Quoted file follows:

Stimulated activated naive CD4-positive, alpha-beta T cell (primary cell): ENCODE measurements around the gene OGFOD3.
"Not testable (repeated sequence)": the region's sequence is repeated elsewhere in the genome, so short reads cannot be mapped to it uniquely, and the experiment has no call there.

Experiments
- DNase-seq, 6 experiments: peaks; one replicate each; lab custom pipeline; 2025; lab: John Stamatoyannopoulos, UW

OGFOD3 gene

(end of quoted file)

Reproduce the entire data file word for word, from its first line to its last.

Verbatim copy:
Stimulated activated naive CD4-positive, alpha-beta T cell (primary cell): ENCODE measurements around the gene OGFOD3.
"Not testable (repeated sequence)": the region's sequence is repeated elsewhere in the genome, so short reads cannot be mapped to it uniquely, and the experiment has no call there.

Experiments
- DNase-seq, 6 experiments: peaks; one replicate each; lab custom pipeline; 2025; lab: John Stamatoyannopoulos, UW

OGFOD3 gene